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Madagascar 2
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They escaped from New York's zoo to Africa. Now the story goes on.
Madagascar: Escape 2 Africa (or just simply known as Madagascar 2) is the sequel to the 2005 film, Madagascar. In the title, 2 stands for "to".

I like to move it, move it.
He likes to move it, move it.
She likes to move it, move it.
We like to? Move it!

New York City, here we come, baby!!
If you ever come to live in South of Manhattan, feel free to call first!
Ah Surprise! freaks, ah, eh!
I'm a lady!! Which of you was attracted to me???
Seriously though, call!
Move it!

Buckle up boys! Don't look doll this might get hairy! Launch! Launch!

We've lost engine one and engine two is no longer on fire.
Attention! this is your captain speaking! I have good news and bad news!
The good news is we’ll be landing immediately the bad news is we're crash landing!!
Thanks again for choosing Air Penguin!
It's more fun when you raise your arms like this! ah!
I love you Gloria I always have.

Good landing boys who says a penguin can't fly?

I LIKE TO MOVE IT= The verb LIKE (as all verbs of likes and dislike) is followed by –ING (e.g. I like swimming, I love dancing) except when they go with "would" (I’d like to dance). But we can also use these verbs with infinitive with TO, with a change of meaning:
- I like dancing (= when I dance, I enjoy dancing, it’s great)
- I like to do exercise (= I think it’s the right thing to do. I think it’s a good thing. Maybe I enjoy it or maybe I don’t, but I think it’s good).
But sometimes, this difference disappear. In this case, they probably used the construction with TO because it fits better with the rhythm of the music, but the meaning here is the same as "I like moving it". The IT here refers to your bottom (the part of your body where you sit down), so "I like to move it" means here "I like dancing".

HERE WE COME = There we go = We’re coming, get ready!.= They say "here we come, baby", so they’re calling New York "baby", just like it was a person, not a place.

SOUTH OF MANHATTAN= This phrase is used as a name, just the same as we could say "London" or "The Isle of Whight", so there is no article. If they were talking about Manhattan and they want to specify which part of Manhattan, they would say "if you come to live in the south of Manhattan..." ("the south", with an article).

FEEL FREE TO CALL FIRST= This sentence is ironic, the usual sentence would be: "feel free to come to visit", which means I extend an open invitation for a visit, you don’t have to worry about asking first, just come and visit any time. Here, they use the same sentence but they change it into "call first", so it means: "don’t worry, you are free to... try to visit me, but phone me and I’ll tell you if I invite you or not", so the "feel free" part is only mockery. The sentence "if you ever come to liven in South of Manhatttan, feel free to call first" really means: I don’t like you, so please, come to visit if you want, but I won’t let you come to my house. Then he emphasises this idea without irony, in plain English: "seriously though, call" (though= nevertheless).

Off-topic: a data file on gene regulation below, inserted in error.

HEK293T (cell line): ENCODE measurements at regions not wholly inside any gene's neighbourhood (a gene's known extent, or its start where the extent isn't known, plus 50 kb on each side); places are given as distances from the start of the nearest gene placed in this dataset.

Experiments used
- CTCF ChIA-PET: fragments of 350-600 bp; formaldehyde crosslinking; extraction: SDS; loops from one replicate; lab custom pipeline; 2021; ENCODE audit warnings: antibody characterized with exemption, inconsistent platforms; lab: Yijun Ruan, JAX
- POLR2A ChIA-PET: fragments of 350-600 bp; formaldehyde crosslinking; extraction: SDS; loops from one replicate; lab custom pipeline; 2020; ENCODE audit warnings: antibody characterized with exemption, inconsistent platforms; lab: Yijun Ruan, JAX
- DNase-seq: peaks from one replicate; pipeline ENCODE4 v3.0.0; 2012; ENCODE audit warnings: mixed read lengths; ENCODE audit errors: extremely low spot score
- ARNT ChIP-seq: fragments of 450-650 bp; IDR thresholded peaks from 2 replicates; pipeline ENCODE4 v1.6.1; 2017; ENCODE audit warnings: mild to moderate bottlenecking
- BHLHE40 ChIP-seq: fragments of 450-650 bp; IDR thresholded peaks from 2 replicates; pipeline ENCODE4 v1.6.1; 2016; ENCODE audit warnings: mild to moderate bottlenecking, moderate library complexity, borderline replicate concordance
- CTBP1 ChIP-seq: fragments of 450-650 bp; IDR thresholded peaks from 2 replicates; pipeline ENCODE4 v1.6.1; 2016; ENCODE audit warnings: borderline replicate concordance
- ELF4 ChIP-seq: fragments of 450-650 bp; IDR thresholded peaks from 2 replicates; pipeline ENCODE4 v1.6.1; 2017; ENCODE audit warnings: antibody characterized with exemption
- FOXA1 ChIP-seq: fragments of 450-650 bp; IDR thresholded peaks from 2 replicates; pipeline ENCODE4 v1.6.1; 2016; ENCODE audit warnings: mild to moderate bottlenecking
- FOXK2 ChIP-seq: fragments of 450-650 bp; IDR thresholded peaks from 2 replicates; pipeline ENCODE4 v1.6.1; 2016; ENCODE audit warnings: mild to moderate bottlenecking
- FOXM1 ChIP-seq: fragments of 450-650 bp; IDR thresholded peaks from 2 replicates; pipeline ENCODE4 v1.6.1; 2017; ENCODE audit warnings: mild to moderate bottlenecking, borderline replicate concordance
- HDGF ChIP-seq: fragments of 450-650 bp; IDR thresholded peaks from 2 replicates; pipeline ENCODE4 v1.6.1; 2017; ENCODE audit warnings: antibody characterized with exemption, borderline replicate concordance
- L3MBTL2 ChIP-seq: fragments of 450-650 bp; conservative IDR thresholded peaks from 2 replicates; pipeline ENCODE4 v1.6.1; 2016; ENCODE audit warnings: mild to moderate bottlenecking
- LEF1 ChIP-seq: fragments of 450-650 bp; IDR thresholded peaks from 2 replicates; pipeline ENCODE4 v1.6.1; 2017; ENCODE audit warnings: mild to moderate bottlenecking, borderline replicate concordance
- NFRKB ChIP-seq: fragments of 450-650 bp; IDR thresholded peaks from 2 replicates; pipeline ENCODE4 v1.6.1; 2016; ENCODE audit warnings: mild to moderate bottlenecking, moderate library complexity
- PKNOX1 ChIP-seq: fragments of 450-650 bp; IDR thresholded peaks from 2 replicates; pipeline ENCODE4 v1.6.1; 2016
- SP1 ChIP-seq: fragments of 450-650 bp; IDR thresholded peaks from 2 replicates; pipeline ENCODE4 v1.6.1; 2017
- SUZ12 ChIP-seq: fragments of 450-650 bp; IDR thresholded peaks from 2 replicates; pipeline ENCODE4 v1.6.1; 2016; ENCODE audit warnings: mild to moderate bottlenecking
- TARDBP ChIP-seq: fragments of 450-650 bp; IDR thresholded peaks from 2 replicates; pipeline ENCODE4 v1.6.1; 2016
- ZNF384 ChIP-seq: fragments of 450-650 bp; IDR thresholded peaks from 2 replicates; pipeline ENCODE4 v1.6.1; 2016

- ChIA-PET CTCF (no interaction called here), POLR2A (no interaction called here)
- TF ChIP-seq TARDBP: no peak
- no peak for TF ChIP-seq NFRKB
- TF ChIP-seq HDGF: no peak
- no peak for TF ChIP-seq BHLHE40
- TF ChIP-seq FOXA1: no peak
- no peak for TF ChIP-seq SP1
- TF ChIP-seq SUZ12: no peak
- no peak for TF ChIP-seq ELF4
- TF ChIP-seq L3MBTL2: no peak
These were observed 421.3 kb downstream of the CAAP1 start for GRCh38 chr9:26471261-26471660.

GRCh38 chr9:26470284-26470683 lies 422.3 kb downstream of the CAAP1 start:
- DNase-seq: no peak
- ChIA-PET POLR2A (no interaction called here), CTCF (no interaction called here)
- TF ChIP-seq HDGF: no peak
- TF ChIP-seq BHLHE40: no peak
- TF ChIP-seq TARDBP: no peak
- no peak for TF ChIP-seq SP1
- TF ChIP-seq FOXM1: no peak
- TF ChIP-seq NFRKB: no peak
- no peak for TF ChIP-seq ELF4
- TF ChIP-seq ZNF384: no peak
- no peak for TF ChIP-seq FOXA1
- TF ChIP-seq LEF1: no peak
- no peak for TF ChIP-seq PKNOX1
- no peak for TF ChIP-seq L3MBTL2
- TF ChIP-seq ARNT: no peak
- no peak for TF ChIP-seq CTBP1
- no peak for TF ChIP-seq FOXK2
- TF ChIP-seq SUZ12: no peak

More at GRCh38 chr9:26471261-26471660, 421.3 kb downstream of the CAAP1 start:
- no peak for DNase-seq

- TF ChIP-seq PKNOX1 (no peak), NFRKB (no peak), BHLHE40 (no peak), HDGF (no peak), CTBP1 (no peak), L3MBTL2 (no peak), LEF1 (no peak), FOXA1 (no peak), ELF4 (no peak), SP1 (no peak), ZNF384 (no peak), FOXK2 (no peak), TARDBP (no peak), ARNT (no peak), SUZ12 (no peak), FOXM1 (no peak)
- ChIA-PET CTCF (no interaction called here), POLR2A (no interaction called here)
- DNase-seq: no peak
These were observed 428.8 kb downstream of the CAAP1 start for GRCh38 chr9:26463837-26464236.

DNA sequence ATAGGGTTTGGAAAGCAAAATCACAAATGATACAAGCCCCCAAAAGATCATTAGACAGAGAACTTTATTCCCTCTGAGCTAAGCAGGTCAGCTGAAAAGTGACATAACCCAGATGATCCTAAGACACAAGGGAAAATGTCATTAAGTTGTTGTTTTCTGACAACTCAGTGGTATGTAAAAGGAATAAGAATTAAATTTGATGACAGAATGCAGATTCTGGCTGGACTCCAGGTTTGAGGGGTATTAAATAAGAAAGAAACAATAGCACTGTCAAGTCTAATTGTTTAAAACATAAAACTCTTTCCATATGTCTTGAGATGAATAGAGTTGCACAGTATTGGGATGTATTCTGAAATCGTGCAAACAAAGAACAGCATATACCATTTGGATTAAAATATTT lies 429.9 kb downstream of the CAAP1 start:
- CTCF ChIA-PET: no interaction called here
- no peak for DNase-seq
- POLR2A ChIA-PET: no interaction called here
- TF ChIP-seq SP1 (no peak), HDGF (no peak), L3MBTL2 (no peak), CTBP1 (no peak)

FREAKS= A freak, or a freak person, is someone who is very strange in an unnatural way.

BUCKLE UP, BOYS!= A belt is a strap of material you fasten around your waist to keep your trousers/skirt up. The BUCKLE is the part of the belt you use to fasten both ends together (se picture here: buckle). Here, they refer to the seat belt, the one you use to secure yourself to the seat in a car or plane, to protect you in case of accident. The verb TO BUCKLE means to fasten your belt or seat-belt. TO BUCKLE UP is the same as TO BUCKLE, especially with seat belts.

HAIRY= Scary, frightening. When you are very afraid, your hair stands on end.

LAUNCH= Planes take off, but rockets launch (or are launched). This plane is not going to take off by itself, it’s going to be propelled into the air, so they use the verb "launch", like for rockets.

THE GOOD NEWS IS...= Notice that NEWS is a singular noun ending in S (actually, it’s an uncountable noun), so the verb is in the singular form. We can say "I’ve got news" or "I’ve got some news". If we want to make it countable we can say: one piece of news, two pieces of news.

CRASH LANDING= The verb CRASH means to smash, to bump into a place and suffer some kind of destruction. But here it is used as an adverb, because they put it before the verb "landing": "we are landing – we are crash landing, so "crash" specifies what kind of landing they’re going to have: crashing.

DEPLOY= To organize (troops or resources) into a position ready for immediate and effective action. Here, it refers to the parachute.

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